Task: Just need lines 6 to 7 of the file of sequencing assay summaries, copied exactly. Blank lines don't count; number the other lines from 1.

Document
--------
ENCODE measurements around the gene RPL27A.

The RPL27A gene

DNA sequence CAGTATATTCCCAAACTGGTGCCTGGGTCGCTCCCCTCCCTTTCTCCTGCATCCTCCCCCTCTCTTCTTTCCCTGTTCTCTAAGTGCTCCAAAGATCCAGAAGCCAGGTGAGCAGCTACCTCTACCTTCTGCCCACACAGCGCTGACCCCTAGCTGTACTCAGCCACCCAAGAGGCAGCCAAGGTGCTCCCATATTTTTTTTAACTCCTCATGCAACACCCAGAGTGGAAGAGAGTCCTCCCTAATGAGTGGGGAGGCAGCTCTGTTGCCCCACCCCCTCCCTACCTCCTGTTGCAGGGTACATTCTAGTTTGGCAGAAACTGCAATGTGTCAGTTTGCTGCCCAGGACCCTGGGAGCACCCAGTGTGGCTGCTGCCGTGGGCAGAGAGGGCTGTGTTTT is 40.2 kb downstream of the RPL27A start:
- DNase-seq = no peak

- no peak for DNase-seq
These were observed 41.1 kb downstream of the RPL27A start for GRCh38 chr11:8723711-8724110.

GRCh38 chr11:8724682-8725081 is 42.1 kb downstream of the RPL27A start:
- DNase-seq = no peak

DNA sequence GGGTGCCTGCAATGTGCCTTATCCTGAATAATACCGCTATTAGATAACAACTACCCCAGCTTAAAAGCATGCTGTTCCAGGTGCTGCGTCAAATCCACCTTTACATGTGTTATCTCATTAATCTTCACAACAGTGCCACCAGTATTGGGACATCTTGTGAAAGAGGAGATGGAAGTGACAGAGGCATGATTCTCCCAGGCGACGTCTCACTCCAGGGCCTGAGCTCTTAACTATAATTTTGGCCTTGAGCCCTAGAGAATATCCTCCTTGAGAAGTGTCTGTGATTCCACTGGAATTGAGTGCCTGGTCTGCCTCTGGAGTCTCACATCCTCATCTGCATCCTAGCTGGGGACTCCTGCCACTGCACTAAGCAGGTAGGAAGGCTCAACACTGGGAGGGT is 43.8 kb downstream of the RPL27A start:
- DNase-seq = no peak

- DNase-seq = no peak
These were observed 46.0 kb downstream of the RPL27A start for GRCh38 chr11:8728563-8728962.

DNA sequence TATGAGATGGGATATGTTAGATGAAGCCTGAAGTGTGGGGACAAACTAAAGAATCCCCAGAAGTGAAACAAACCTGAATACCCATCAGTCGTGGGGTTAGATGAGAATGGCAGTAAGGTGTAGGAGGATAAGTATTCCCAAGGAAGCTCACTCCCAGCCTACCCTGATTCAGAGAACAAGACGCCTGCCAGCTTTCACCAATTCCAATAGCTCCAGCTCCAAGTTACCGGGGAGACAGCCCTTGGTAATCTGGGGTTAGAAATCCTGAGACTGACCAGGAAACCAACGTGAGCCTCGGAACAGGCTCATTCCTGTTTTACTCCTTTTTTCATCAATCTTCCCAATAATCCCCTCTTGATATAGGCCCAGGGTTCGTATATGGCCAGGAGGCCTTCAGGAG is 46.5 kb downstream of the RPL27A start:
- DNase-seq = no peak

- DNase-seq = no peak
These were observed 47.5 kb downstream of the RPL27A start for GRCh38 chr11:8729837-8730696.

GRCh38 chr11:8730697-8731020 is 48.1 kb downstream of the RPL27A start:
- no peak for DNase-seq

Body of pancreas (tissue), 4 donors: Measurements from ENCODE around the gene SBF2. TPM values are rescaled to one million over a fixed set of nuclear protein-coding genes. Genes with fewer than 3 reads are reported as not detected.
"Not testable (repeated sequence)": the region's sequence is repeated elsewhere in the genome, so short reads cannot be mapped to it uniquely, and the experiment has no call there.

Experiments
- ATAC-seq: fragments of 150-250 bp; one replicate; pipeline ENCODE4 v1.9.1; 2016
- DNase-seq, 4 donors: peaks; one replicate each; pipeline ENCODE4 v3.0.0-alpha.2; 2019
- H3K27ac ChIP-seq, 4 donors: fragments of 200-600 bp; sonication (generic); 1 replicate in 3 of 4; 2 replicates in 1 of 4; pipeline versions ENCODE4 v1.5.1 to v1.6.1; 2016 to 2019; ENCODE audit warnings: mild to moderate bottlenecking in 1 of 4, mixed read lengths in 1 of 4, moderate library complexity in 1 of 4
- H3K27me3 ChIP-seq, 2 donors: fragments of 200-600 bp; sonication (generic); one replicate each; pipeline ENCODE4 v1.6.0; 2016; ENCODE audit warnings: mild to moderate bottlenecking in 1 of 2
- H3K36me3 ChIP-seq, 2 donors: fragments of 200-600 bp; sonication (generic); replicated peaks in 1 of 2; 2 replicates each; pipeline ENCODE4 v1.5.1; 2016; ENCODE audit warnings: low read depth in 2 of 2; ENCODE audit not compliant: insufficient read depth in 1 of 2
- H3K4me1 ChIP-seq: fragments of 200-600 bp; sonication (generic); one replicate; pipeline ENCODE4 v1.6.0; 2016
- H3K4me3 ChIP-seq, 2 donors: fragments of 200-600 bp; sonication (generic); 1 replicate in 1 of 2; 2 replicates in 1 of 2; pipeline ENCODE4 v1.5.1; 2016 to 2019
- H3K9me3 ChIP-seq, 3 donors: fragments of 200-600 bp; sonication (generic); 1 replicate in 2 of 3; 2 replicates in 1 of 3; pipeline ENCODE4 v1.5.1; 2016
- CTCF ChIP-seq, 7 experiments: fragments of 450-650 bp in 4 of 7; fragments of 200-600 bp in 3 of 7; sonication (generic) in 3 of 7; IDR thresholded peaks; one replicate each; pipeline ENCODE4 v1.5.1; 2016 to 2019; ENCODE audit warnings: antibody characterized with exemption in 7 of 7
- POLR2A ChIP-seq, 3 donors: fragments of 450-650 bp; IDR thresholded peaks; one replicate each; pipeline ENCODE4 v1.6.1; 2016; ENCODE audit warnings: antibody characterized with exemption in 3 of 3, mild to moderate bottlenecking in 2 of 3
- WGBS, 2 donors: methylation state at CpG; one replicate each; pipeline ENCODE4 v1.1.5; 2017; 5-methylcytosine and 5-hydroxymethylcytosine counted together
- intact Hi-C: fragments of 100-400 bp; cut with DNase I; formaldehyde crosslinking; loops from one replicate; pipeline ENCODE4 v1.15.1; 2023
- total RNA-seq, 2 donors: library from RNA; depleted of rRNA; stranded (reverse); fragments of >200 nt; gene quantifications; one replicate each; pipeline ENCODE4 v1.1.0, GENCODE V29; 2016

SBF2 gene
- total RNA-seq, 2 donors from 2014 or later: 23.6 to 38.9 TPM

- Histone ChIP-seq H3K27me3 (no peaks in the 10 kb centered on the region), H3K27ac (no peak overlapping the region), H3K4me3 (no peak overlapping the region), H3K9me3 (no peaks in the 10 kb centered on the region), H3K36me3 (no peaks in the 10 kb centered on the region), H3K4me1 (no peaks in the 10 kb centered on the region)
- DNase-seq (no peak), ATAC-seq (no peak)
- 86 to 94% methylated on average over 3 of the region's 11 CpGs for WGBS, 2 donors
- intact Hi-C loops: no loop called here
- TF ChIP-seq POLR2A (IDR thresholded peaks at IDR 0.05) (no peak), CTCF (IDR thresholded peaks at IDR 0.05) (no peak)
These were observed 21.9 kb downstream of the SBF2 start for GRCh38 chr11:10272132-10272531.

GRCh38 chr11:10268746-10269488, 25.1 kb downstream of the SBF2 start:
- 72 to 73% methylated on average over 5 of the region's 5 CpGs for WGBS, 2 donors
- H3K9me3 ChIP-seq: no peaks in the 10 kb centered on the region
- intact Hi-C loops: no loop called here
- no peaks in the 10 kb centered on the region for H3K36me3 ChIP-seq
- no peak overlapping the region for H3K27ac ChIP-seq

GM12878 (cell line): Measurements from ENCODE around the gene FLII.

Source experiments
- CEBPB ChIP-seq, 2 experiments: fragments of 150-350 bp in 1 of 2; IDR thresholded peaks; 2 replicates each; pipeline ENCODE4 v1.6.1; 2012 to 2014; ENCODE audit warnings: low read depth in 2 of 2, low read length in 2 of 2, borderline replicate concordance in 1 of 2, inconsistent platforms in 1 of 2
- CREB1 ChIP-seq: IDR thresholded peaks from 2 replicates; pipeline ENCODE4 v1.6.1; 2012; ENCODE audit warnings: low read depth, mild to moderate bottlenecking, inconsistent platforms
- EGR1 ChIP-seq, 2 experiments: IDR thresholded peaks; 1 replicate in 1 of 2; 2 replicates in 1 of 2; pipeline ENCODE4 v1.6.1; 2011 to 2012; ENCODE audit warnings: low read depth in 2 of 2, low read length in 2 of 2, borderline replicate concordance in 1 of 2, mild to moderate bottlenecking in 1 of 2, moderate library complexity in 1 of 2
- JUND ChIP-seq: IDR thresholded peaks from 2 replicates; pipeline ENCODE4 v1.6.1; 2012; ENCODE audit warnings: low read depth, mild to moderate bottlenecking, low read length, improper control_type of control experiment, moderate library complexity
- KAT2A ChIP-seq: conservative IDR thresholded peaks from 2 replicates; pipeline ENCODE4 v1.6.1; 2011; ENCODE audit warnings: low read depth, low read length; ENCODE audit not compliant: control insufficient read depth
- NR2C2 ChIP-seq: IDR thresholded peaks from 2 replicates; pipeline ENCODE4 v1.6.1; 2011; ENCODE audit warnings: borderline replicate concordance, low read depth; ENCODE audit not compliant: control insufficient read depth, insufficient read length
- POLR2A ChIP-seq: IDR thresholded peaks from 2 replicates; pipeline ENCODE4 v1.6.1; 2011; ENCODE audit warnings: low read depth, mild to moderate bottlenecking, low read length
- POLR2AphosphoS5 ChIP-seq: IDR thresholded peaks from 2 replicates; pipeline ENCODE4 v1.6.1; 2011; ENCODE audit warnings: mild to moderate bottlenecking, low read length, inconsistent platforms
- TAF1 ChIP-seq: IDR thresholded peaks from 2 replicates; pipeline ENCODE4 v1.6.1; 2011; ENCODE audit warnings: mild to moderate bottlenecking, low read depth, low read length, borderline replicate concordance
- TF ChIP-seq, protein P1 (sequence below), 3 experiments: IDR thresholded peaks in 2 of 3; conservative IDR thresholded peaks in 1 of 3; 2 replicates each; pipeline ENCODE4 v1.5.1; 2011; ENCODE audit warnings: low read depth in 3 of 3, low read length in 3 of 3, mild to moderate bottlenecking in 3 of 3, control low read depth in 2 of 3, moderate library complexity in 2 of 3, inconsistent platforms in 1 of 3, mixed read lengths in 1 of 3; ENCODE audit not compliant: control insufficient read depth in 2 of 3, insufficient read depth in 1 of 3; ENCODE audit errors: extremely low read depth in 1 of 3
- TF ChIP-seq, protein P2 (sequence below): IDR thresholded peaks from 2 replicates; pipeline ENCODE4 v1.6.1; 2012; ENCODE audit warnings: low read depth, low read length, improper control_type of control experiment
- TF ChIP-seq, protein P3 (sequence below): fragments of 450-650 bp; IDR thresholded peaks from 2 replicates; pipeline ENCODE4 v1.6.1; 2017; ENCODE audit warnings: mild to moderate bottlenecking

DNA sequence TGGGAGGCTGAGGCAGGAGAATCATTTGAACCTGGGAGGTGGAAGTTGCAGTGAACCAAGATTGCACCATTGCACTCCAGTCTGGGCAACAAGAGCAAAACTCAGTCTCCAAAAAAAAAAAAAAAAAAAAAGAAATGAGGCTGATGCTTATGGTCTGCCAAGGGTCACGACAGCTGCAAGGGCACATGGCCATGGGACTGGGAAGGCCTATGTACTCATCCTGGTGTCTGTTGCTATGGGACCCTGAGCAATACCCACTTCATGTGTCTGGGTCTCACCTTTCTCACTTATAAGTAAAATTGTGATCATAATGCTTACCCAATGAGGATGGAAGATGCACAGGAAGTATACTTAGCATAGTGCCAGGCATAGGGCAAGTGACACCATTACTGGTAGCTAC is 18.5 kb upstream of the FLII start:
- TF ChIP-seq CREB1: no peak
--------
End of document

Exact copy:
These were observed 41.1 kb downstream of the RPL27A start for GRCh38 chr11:8723711-8724110.

GRCh38 chr11:8724682-8725081 is 42.1 kb downstream of the RPL27A start: